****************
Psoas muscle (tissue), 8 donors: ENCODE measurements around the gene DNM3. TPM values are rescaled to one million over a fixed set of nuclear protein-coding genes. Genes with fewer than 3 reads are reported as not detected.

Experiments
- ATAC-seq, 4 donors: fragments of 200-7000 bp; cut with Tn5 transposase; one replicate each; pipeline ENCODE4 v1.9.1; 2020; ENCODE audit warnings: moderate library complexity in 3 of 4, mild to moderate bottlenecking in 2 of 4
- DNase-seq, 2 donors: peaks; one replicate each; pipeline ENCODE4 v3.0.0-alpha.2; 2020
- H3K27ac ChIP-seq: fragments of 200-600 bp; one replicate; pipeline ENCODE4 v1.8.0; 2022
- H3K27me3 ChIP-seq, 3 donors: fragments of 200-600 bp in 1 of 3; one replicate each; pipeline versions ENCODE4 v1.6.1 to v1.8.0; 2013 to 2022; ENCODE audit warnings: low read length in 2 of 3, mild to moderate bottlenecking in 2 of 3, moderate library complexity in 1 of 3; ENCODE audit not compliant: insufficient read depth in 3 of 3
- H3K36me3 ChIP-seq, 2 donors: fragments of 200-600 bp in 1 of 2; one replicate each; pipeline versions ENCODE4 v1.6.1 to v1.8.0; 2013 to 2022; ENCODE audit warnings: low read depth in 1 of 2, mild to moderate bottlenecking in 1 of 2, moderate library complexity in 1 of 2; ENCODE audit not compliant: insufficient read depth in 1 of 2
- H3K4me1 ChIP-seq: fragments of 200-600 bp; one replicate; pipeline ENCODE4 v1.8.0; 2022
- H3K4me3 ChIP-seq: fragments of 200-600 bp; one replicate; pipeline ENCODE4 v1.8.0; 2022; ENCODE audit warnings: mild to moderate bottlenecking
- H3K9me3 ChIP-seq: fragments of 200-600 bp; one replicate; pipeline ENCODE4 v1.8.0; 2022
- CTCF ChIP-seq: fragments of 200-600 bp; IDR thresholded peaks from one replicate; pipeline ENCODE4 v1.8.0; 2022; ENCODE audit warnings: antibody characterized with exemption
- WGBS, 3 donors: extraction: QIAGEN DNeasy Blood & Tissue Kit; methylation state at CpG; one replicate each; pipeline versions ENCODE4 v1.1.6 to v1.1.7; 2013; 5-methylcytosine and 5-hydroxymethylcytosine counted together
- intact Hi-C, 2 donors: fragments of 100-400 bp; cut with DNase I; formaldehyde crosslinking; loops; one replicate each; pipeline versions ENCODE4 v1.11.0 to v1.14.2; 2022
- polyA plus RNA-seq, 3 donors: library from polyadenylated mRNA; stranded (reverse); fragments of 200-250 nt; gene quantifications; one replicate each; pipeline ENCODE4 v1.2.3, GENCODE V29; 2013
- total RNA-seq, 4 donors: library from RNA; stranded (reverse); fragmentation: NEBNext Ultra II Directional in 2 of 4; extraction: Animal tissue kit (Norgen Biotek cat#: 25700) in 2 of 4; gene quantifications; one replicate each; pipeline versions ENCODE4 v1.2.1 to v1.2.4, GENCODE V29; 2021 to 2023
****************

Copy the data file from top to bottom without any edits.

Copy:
Psoas muscle (tissue), 8 donors: ENCODE measurements around the gene DNM3. TPM values are rescaled to one million over a fixed set of nuclear protein-coding genes. Genes with fewer than 3 reads are reported as not detected.

Experiments
- ATAC-seq, 4 donors: fragments of 200-7000 bp; cut with Tn5 transposase; one replicate each; pipeline ENCODE4 v1.9.1; 2020; ENCODE audit warnings: moderate library complexity in 3 of 4, mild to moderate bottlenecking in 2 of 4
- DNase-seq, 2 donors: peaks; one replicate each; pipeline ENCODE4 v3.0.0-alpha.2; 2020
- H3K27ac ChIP-seq: fragments of 200-600 bp; one replicate; pipeline ENCODE4 v1.8.0; 2022
- H3K27me3 ChIP-seq, 3 donors: fragments of 200-600 bp in 1 of 3; one replicate each; pipeline versions ENCODE4 v1.6.1 to v1.8.0; 2013 to 2022; ENCODE audit warnings: low read length in 2 of 3, mild to moderate bottlenecking in 2 of 3, moderate library complexity in 1 of 3; ENCODE audit not compliant: insufficient read depth in 3 of 3
- H3K36me3 ChIP-seq, 2 donors: fragments of 200-600 bp in 1 of 2; one replicate each; pipeline versions ENCODE4 v1.6.1 to v1.8.0; 2013 to 2022; ENCODE audit warnings: low read depth in 1 of 2, mild to moderate bottlenecking in 1 of 2, moderate library complexity in 1 of 2; ENCODE audit not compliant: insufficient read depth in 1 of 2
- H3K4me1 ChIP-seq: fragments of 200-600 bp; one replicate; pipeline ENCODE4 v1.8.0; 2022
- H3K4me3 ChIP-seq: fragments of 200-600 bp; one replicate; pipeline ENCODE4 v1.8.0; 2022; ENCODE audit warnings: mild to moderate bottlenecking
- H3K9me3 ChIP-seq: fragments of 200-600 bp; one replicate; pipeline ENCODE4 v1.8.0; 2022
- CTCF ChIP-seq: fragments of 200-600 bp; IDR thresholded peaks from one replicate; pipeline ENCODE4 v1.8.0; 2022; ENCODE audit warnings: antibody characterized with exemption
- WGBS, 3 donors: extraction: QIAGEN DNeasy Blood & Tissue Kit; methylation state at CpG; one replicate each; pipeline versions ENCODE4 v1.1.6 to v1.1.7; 2013; 5-methylcytosine and 5-hydroxymethylcytosine counted together
- intact Hi-C, 2 donors: fragments of 100-400 bp; cut with DNase I; formaldehyde crosslinking; loops; one replicate each; pipeline versions ENCODE4 v1.11.0 to v1.14.2; 2022
- polyA plus RNA-seq, 3 donors: library from polyadenylated mRNA; stranded (reverse); fragments of 200-250 nt; gene quantifications; one replicate each; pipeline ENCODE4 v1.2.3, GENCODE V29; 2013
- total RNA-seq, 4 donors: library from RNA; stranded (reverse); fragmentation: NEBNext Ultra II Directional in 2 of 4; extraction: Animal tissue kit (Norgen Biotek cat#: 25700) in 2 of 4; gene quantifications; one replicate each; pipeline versions ENCODE4 v1.2.1 to v1.2.4, GENCODE V29; 2021 to 2023